In the early twentieth century hospitals were unregulated and care was arbitrary, nonscientific and often poor. The Flexner report of 1910 and the establishment of hospital standards by the American College of Surgeons in 1918 began the process of hospital inspection and improvement (1). The later program eventually evolved into what we know today as the Joint Commission. Veterans Administration (VA) hospitals have been inspected and accredited by the Joint Commission since the Reagan administration.
The VA hospitals often share reports regarding recent Joint Commission inspections and disseminate the reports as a "briefing". One of these briefings from a recent Amarillo VA inspection was widely distributed as an email attachment and forwarded to me (for a copy of the briefing click here). There were several items in the briefing that are noteworthy. One was on the first page (highlighted in the attachment) where the briefing stated, "Surveyor recommended teaching people how to smoke with oxygen, not just discuss smoking cessation". However, patients requiring oxygen should not smoke with oxygen flowing (2,3). It is not that oxygen is explosive but a patient lighting a cigarette in a high oxygen environment can ignite their oxygen tubing resulting in a facial burn (2,3). A very rare but more serious situation can occur when a home fire results from ignition of clothing, bedding, etc. (3).
A quick Google search revealed no data for any program teaching patients to smoke on oxygen. It is possible that the author of the "briefing" misunderstood the Joint Commission surveyor. However, the lack of physician, nurse and respiratory therapist autonomy makes it easy to envision administrative demands for a program to "teach people how to smoke on oxygen" wasting clinician and technician time to do something that is potentially harmful.
Although this is an extreme and absurd example of healthcare directed by bureaucrats, review of the remainder of the "briefing" is only slightly less disappointing. Most of the Joint Commission's recommendations for Amarillo would not be expected to improve healthcare and even fewer have an evidence basis. The Joint Commission focus should be on those standards demonstrated to improve patient outcomes rather than a series of arbitrary meaningless metrics. For example, a Joint Commission inspection should include an assessment of the adequacy of nurse staffing, are the major medical specialties and subspecialties readily accessible, is sufficient equipment and space provided to care for the patients, etc. (4-5). By ignoring the important and focusing on the insignificant, the Joint Commission is pushing hospitals towards arbitrary and nonscientific care reminiscent of the last century. These poor hospital inspections will undoubtedly eventually lead to poorer patient outcomes.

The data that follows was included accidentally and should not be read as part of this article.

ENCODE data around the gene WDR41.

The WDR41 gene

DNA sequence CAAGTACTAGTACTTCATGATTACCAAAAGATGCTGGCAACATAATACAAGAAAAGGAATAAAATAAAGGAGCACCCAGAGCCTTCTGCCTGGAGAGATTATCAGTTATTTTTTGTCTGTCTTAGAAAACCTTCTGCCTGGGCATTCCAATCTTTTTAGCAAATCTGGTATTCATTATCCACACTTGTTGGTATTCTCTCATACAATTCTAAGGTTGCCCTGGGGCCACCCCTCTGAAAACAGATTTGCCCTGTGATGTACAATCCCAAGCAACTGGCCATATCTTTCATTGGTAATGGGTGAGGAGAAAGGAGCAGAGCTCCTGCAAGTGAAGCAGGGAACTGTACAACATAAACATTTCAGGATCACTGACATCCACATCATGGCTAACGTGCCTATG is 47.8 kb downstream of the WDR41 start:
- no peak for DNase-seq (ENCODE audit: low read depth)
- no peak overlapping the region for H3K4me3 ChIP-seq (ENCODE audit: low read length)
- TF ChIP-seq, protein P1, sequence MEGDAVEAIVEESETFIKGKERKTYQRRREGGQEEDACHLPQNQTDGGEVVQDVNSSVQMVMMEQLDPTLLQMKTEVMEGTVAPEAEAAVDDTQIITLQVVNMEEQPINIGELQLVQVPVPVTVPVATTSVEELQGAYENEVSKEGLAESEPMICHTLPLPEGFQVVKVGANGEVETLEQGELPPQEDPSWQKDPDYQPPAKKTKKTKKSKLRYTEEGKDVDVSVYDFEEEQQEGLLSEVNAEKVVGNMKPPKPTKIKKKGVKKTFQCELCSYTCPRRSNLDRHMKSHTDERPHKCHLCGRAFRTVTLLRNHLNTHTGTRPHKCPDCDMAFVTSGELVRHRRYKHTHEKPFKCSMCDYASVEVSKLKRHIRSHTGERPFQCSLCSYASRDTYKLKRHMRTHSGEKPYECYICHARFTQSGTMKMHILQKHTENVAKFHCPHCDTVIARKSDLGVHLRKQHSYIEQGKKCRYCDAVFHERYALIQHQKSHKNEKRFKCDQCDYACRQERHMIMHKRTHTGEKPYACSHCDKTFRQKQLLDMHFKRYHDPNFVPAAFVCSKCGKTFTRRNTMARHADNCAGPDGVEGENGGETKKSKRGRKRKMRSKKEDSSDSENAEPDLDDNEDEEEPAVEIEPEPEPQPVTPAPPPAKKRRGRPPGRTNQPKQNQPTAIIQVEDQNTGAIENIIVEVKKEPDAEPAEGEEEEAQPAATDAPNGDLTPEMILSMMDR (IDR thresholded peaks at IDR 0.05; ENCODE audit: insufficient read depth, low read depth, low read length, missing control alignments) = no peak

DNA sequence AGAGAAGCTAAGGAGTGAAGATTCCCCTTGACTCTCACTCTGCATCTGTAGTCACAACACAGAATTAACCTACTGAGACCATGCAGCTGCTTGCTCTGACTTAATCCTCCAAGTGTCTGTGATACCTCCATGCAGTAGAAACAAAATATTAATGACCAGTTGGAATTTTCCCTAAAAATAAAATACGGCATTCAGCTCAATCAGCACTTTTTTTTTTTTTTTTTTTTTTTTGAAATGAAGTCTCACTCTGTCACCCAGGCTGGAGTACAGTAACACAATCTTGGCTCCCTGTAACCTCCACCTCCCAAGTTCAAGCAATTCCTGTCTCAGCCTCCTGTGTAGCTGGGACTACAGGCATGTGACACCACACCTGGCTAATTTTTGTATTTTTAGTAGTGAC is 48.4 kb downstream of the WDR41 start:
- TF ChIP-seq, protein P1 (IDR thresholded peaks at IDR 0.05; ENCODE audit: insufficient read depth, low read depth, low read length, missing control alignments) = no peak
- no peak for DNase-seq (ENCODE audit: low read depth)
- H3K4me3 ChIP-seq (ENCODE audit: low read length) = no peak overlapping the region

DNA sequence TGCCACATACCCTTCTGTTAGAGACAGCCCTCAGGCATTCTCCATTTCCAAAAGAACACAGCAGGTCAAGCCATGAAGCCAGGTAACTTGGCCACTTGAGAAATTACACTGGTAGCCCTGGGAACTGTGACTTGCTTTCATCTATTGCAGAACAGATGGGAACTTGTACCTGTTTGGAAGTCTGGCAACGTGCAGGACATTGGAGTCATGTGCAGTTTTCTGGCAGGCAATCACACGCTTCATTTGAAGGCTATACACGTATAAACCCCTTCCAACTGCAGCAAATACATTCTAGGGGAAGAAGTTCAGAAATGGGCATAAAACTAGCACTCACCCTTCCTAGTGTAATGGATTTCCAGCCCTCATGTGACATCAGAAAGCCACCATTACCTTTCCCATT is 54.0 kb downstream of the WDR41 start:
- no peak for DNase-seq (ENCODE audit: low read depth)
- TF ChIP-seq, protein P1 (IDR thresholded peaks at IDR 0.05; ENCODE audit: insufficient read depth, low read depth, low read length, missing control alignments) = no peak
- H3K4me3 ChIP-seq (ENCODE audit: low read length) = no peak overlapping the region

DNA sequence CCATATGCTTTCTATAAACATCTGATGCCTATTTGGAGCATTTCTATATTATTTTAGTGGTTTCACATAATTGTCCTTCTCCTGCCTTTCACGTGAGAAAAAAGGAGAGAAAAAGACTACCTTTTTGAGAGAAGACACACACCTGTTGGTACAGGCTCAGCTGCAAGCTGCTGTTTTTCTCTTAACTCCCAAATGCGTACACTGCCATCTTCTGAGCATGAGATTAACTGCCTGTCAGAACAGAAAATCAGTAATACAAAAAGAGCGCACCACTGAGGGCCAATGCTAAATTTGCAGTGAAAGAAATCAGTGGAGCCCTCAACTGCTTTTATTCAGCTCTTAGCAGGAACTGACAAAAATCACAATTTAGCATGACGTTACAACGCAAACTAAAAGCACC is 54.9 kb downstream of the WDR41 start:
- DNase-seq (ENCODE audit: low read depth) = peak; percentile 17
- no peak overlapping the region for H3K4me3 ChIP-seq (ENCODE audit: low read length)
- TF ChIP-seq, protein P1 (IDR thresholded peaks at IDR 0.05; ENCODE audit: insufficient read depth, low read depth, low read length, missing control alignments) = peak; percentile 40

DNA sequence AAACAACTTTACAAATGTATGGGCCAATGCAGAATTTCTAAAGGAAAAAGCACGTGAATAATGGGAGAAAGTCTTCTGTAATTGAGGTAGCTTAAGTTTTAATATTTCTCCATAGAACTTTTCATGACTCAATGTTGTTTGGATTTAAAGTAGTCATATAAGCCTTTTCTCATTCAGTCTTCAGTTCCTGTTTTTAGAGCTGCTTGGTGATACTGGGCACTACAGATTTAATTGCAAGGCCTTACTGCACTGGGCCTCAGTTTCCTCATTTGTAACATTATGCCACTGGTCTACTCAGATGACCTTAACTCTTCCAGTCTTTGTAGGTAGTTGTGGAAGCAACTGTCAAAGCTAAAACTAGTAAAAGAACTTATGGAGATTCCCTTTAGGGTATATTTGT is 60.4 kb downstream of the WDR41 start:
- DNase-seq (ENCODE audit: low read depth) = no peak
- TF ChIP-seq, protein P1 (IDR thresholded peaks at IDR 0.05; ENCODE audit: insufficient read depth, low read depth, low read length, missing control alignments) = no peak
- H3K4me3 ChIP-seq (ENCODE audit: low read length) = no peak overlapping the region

Richard A. Robbins, MD*
- Borus ME, Buntz CG, Tash WR. Evaluating the Impact of Health Programs: A Primer. 1982. Cambridge, MA: MIT Press.
- Robb BW, Hungness ES, Hershko DD, Warden GD, Kagan RJ. Home oxygen therapy: adjunct or risk factor? J Burn Care Rehabil. 2003;24(6):403-6. [CrossRef] [PubMed]
- Ahrens M. Fires And Burns Involving Home Medical Oxygen. National Fire Protection. Association. Available at: http://www.nfpa.org/safety-information/for-consumers/causes/medical-oxygen (accessed 3/12/14).
- Aiken LH, Clarke SP, Sloane DM, Sochalski J, Silber JH. Hospital nurse staffing and patient mortality, nurse burnout, and job dissatisfaction. JAMA. 2002 Oct 23-30;288(16):1987-93. [CrossRef] [PubMed]
- Harrold LR, Field TS, Gurwitz JH. Knowledge, patterns of care, and outcomes of care for generalists and specialists. J Gen Intern Med. 1999;14(8):499-511. [CrossRef] [PubMed]
*The views expressed are those of the author and do not necessarily reflect the views of the Arizona, New Mexico, Colorado or California Thoracic Societies or the Mayo Clinic.